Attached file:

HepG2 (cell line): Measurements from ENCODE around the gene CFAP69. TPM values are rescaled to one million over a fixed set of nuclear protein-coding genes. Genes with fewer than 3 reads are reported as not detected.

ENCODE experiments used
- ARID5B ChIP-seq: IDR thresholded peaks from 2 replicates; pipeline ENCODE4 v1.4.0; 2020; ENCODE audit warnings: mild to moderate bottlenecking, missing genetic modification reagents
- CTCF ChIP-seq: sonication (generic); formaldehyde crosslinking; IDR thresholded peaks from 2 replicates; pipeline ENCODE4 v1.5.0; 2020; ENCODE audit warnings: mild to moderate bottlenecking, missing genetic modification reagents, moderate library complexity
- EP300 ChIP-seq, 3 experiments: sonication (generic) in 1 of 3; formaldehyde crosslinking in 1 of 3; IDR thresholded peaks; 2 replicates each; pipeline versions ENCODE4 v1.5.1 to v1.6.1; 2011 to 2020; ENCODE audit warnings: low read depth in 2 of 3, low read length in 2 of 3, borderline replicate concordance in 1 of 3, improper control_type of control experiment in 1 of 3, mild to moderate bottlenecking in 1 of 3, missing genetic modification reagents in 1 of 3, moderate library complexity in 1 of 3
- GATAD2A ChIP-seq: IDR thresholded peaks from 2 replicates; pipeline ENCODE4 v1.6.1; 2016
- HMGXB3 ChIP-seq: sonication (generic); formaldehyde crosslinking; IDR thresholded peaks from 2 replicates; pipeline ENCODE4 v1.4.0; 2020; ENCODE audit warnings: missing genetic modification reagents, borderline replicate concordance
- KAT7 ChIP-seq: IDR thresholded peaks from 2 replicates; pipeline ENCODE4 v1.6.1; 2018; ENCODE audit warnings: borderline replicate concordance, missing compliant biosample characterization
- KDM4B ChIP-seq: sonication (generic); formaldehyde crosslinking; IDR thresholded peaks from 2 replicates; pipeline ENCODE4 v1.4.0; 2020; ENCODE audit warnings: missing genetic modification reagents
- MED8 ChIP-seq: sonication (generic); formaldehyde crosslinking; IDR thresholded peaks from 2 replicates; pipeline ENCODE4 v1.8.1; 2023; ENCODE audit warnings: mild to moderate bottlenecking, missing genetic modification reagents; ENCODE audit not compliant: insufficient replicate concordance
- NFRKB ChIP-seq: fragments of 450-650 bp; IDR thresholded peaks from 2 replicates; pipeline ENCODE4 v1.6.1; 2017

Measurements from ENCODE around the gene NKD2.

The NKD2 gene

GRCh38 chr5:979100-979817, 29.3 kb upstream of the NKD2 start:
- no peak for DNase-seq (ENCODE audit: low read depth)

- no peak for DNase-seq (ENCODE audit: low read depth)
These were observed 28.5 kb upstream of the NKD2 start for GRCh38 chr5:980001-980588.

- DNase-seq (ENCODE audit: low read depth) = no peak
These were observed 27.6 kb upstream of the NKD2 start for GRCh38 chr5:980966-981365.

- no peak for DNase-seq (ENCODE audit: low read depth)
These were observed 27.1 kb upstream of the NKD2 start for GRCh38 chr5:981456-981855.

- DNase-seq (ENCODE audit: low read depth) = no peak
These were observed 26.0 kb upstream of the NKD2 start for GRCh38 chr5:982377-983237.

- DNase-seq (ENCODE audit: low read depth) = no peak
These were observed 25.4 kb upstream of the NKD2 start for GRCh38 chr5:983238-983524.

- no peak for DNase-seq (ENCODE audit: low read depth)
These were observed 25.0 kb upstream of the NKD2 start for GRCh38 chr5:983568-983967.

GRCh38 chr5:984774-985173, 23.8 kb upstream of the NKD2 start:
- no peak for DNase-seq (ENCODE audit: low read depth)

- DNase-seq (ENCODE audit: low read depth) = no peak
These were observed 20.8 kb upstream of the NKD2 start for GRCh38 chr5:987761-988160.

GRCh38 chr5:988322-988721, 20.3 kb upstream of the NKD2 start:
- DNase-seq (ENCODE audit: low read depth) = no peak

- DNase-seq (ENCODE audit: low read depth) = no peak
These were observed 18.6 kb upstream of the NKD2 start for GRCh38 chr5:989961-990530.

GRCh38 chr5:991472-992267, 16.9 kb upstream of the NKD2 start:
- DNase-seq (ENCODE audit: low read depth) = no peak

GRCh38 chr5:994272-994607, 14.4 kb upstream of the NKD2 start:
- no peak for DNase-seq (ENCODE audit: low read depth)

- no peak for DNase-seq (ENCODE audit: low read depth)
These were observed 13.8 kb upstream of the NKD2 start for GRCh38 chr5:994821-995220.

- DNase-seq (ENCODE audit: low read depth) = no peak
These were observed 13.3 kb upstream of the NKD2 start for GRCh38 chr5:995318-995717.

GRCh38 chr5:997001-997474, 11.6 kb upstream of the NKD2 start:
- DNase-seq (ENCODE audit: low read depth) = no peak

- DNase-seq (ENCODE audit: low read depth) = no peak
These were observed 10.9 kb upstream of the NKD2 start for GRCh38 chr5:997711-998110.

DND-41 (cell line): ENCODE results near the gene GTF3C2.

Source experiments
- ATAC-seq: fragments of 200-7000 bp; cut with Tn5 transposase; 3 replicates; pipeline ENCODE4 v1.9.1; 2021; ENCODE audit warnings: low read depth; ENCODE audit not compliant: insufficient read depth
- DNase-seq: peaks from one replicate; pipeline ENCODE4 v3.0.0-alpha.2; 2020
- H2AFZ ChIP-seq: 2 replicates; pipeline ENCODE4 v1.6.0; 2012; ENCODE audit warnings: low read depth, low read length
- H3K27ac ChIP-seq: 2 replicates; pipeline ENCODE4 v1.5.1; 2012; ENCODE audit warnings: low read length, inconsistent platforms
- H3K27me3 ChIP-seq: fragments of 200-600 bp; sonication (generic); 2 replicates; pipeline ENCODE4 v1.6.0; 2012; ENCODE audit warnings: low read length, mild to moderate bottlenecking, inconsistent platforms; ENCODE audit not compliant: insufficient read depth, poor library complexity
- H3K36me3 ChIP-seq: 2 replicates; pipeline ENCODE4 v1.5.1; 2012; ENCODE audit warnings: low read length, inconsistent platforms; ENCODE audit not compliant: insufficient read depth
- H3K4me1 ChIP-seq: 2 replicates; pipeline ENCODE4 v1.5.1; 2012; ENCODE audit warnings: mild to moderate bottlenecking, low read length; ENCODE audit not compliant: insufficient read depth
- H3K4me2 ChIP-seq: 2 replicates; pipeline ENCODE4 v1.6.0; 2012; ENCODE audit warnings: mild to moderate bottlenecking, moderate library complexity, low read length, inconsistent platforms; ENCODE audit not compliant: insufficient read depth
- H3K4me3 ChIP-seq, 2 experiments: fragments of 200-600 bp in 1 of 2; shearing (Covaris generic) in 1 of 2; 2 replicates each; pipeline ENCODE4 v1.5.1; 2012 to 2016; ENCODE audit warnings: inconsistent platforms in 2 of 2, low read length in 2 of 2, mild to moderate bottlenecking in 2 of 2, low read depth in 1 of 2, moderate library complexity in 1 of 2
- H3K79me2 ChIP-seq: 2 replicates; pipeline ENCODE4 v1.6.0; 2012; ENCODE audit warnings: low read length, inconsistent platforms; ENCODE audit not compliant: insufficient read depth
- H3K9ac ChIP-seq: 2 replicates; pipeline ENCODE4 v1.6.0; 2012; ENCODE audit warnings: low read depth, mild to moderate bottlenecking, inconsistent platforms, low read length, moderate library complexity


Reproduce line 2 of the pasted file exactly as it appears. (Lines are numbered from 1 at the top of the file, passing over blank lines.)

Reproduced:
ENCODE experiments used